He had it both ways, incidentally, because he bought in cheap sweated labour through visa conditions alteration, anyway.
      Given the Webb Dock tactic of playing off both ends against the middle it’s little wonder that people were suspicious of what Howard would do to exploit an increase in working class population, so in a deregulated, neo liberal world workers and others of the under classes here became defensive and looked to protecting “number one” instead.
      Which, of course, is what they wanted anyhow.


  26. doug quixote November 8, 2012 at 11:26 pm #

    Paedophile Priests :

    Detective Chief Inspector Peter Fox heralded a new chapter in the battle against the paedophile priests of the Roman Catholic Church. The cover-up goes to the highest levels of the Church. Without naming names several bishops and an Archbishop were mentioned as part of it.

    Which Archbishop can that be? Hint : There aren’t too many Roman Catholic Archbishops in NSW, covering the dioceses in question, Newcastle-Maitland.

    Refer to the Lateline program, ABC tonight 8 November. This is “explosive”, as DCI Fox stated.


    • Hypocritophobe November 9, 2012 at 1:14 am #

      Watch this space, indeed.
      Explosive? Yes!

      The next part will be the ball breaker or the worlds biggest let down.
      I pity the victims and their families as the hope of justice wafts tantalisingly in the distance.


      • Hypocritophobe November 9, 2012 at 11:22 am #

        BTW Do not be surprised if a story about some other org involved in child abuse,or similar criminal activity pops up to diffuse the impact this story is having on the RC church.It ‘coincidentally’ seems to happen every time their filth is exposed in the media.
        They will do (have done) whatever they can to avoid scrutiny, anything to get the heat off the front page ASAP( as this brave cop has shown)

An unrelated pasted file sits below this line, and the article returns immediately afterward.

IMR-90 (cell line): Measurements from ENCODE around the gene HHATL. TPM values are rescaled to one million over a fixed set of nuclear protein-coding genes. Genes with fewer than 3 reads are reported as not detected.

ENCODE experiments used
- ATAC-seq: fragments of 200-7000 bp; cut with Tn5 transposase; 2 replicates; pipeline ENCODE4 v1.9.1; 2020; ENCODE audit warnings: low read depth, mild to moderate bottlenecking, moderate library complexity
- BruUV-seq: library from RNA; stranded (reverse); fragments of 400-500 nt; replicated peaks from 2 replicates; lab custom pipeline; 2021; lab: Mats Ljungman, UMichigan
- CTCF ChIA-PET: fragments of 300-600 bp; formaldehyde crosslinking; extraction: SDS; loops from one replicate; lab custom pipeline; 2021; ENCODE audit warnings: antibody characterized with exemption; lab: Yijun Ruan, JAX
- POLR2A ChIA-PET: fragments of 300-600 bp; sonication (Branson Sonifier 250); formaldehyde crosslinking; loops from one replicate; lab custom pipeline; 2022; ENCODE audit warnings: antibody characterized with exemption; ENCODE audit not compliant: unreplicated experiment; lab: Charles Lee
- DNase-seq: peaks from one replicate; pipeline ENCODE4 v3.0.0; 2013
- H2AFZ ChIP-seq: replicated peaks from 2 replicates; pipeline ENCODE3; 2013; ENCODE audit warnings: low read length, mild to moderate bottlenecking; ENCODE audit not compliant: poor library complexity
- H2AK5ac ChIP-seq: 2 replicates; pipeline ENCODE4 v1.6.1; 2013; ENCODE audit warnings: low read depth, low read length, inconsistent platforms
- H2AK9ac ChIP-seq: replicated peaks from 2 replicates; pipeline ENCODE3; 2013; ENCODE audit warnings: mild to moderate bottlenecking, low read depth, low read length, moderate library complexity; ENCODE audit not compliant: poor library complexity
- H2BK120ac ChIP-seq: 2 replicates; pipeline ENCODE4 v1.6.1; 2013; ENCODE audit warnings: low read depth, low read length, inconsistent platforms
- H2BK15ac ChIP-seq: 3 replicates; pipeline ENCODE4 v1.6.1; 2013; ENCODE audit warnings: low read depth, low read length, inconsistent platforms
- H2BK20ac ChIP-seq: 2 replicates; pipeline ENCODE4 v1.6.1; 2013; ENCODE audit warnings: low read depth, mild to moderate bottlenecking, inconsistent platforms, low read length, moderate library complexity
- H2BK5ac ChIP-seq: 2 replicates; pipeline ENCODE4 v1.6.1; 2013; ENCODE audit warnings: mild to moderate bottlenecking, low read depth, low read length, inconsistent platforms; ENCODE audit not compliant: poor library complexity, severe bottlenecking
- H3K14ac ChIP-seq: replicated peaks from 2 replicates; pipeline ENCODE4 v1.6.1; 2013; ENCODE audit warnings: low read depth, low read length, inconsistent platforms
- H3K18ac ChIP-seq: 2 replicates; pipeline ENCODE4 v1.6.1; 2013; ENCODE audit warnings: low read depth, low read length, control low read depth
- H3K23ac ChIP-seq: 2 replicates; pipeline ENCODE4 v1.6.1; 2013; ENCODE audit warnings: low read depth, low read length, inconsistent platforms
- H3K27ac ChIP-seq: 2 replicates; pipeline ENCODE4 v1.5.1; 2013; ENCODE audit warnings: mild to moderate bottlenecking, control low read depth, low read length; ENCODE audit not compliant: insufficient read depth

(And let us never forget that there are families who no longer have loved ones, over this issue)
        Is that the paper shredders I hear, again?


  27. paul walter November 9, 2012 at 2:13 pm #

    I spotted it an hour or two ago, and think the Victoria Police submission is timely, to say the least (paedophilia again).
    What does it take, to get the message through to certain institutions and individuals?


  28. Hypocritophobe November 9, 2012 at 2:51 pm #

    And why is it whenever Catholic church paedophilia hits the ABC news desk, more often than not there are no names attached to the story ?

    BTW Where is Chris Uhlmann?.He should be all over this.

    No matter what state premiers do/say,nothing short of a RC will suffice.


    • doug quixote November 10, 2012 at 8:23 am #

      You had me tricked there for a sec, Hypo! When I grew up an RC was a Roman Catholic!

      Definitely a Royal Commission, but exactly how the terms of reference are drawn is the rub. The devil is always in the detail.

      Expect O’Farrell to pussyfoot around his Taliban Christians in the overblown State parliamentary Liberal Party, unless enough pressure can be brought to bear.